Updated Sep 29, 2023 - Health

5 things serious coffee fans should know

Illustration of a magnifying glass going over a paper coffee cup to reveal the coffee underneath

Illustration: Rebecca Zisser/Axios

This National Coffee Day, take in the latest facts and health benefits of the beautiful bean as you sip your morning mug.

Driving the news: Friday is when you can take advantage of free coffee deals at spots like Dunkin' and Krispy Kreme.

The day might also be an opportunity to look at the science behind the beverage that 63% of Americans drink daily (more than tap water), according to the National Coffee Association.

Here are five facts you should know if you consider yourself a coffee connoisseur…

1. Coffee doesn't exactly wake you up — it blocks the neurotransmitter that makes you sleepy.

  • Without caffeine, the neurotransmitter adenosine typically binds to adenosine receptors to slow down cell activity and make you feel sleepy.
  • But caffeine can bind to those same receptors and block adenosine, so cells speed up instead of slowing down as usual (that can lead to positive or negative side effects, depending on who you are).
  • Caffeine might also increase dopamine levels.

2. A morning cup of coffee can activate parts of the brain involved with short-term memory and focus, according to a new study.

  • Certain brain changes were only attributable to coffee and not just caffeine, the Frontiers in Behavioral Neuroscience study suggests.
  • That's thanks to the placebo effect — or the experience of drinking coffee — the researchers found.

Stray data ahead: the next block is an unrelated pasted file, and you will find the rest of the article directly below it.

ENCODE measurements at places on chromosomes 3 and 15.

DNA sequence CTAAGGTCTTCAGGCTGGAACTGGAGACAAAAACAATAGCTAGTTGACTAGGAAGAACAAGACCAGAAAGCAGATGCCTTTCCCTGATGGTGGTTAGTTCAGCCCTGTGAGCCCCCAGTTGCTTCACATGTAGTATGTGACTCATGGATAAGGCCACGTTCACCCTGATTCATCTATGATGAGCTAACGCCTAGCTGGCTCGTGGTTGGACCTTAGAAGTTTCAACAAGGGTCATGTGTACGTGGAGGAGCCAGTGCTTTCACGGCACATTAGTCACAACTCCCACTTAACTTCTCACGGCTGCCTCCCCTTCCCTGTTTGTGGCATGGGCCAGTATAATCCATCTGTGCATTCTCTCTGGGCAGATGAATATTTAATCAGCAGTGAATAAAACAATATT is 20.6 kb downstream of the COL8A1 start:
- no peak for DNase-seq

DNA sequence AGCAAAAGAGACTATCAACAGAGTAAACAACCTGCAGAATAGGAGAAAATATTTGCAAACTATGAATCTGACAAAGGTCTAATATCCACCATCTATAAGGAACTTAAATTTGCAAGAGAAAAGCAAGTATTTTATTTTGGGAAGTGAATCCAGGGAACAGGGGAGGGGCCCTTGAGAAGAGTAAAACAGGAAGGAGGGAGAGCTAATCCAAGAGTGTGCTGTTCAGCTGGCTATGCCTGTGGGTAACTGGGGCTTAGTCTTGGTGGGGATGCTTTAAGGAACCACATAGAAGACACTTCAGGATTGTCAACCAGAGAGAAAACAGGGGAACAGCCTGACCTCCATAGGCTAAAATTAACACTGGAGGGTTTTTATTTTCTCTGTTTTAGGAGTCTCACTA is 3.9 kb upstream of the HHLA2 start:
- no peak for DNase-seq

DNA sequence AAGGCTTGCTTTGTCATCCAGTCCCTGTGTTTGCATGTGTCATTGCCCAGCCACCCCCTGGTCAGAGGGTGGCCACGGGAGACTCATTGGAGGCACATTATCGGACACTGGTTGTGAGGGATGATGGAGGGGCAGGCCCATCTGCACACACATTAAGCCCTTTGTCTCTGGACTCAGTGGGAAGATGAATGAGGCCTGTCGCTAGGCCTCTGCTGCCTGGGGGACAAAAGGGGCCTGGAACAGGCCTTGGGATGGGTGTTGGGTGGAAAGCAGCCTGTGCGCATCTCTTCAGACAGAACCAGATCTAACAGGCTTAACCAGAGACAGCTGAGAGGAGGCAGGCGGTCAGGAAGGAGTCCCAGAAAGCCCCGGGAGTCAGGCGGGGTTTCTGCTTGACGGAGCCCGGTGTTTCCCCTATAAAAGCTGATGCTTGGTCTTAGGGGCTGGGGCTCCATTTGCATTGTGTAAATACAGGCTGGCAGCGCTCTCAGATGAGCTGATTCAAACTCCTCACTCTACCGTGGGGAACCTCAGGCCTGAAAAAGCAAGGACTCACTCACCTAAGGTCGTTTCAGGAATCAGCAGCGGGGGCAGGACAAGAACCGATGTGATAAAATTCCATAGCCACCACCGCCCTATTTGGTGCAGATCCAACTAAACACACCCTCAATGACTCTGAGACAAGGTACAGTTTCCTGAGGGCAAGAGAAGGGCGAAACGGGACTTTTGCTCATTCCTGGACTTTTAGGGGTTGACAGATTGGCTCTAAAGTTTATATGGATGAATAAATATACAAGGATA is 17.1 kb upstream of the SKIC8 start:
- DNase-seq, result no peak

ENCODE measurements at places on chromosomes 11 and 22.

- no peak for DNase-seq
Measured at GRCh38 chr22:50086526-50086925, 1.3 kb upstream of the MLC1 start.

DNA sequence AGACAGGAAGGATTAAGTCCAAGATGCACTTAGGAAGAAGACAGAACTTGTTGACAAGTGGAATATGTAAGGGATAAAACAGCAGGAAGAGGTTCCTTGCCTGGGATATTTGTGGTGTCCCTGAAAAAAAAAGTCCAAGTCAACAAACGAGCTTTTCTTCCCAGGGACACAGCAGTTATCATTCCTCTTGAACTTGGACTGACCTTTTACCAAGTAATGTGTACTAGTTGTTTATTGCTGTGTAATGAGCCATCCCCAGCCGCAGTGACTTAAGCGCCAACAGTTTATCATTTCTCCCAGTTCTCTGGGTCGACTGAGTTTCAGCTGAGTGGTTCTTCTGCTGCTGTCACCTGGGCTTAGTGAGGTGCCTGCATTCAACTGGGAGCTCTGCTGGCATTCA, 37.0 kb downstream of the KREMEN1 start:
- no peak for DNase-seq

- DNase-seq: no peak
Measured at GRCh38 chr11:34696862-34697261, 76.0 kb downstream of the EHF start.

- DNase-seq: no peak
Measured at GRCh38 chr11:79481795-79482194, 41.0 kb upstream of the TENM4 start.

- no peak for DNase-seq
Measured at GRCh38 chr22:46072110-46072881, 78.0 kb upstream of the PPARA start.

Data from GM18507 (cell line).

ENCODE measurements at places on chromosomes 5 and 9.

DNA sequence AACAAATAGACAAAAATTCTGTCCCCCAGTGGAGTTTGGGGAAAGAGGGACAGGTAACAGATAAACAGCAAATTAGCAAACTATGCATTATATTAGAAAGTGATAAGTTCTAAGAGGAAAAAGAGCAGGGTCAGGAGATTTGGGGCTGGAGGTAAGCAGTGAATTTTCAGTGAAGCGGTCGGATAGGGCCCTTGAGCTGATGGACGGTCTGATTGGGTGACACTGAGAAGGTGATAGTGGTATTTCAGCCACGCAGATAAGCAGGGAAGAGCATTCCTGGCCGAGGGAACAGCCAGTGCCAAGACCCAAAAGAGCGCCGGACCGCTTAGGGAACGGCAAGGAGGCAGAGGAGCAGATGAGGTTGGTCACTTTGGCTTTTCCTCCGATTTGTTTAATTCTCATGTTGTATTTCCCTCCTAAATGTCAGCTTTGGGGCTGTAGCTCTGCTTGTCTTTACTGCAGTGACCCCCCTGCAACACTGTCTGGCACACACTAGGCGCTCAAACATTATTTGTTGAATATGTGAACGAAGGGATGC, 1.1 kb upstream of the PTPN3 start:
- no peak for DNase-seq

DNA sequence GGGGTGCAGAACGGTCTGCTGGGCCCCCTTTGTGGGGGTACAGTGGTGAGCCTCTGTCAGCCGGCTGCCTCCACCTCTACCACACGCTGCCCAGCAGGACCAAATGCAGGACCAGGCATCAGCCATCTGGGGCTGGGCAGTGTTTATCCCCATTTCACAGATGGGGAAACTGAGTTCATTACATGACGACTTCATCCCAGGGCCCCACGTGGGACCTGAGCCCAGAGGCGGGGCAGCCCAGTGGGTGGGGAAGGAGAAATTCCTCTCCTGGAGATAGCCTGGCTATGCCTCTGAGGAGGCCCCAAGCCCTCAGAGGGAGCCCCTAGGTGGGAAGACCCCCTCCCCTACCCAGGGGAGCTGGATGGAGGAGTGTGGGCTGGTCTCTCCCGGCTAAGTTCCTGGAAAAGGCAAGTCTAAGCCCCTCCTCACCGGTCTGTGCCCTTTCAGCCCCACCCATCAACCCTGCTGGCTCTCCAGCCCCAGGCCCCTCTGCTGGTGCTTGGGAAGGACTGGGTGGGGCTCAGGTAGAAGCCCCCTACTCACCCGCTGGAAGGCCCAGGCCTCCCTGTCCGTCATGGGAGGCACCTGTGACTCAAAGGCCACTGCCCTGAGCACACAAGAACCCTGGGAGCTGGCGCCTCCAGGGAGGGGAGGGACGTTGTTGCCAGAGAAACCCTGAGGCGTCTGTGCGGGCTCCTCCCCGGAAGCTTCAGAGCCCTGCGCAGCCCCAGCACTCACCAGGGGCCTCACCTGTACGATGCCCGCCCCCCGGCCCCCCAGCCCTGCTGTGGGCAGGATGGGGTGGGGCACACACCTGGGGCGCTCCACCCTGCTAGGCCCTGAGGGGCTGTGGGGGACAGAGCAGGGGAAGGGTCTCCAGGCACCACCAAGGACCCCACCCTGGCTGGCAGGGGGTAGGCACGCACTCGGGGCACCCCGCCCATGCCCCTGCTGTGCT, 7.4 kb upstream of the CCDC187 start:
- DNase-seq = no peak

• That's just the latest news from an endless stream of coffee studies, which also includes this report about living longer.

3. Decaf does have some caffeine and requires a soaking process that may or may not involve chemicals.

  • The decaffeination process removes about 97% of the caffeine in coffee beans (as required by the FDA), so there's still about 2–15 mg of caffeine in a decaf cup, depending on the brand. Note: There's around 95 mg in a caffeinated cup of joe.
  • The process of turning regular unroasted beans into the decaf variety involves soaking the beans in a hot liquid to dissolve the caffeine.
  • Some coffee companies just use water for decaf, and others employ water and a liquid carbon dioxide or a chemical solvent like methylene chloride. The FDA has recognized the latter as safe in such minuscule amounts, but that process can be controversial.

4. Dark and light roasts have similar caffeine content.

  • Dark roast coffee is made from beans heated to higher temperatures and for longer than lighter roasts, but caffeine content across roasts is comparable.
  • The extra roasting and chemical reactions mean a more intense smell and taste in dark roasts, and it might cause a small amount of caffeine to be lost, according to Healthline.
  • But dark roast beans are smaller than lighter ones — so they could have more caffeine by volume compared to lighter roasts, but less per bean.

5. Coffee likely won't dehydrate you if you have fewer than five cups daily.

  • Coffee — which is mostly water — may have hydrating qualities, according to some studies.
  • As a diuretic, coffee does make you pee more than usual, but research suggests that the fluid intake from caffeinated beverages typically balances out the liquid lost through extra urine.
  • It might have a slight dehydrating effect if you consume more than 500 mg (more than five cups) of caffeine a day, though.

Go deeper: Coffee, the healthy indulgence

Editor's note: This story has been corrected to note that coffee blocks the neurotransmitter (not hormone) that makes you sleepy.

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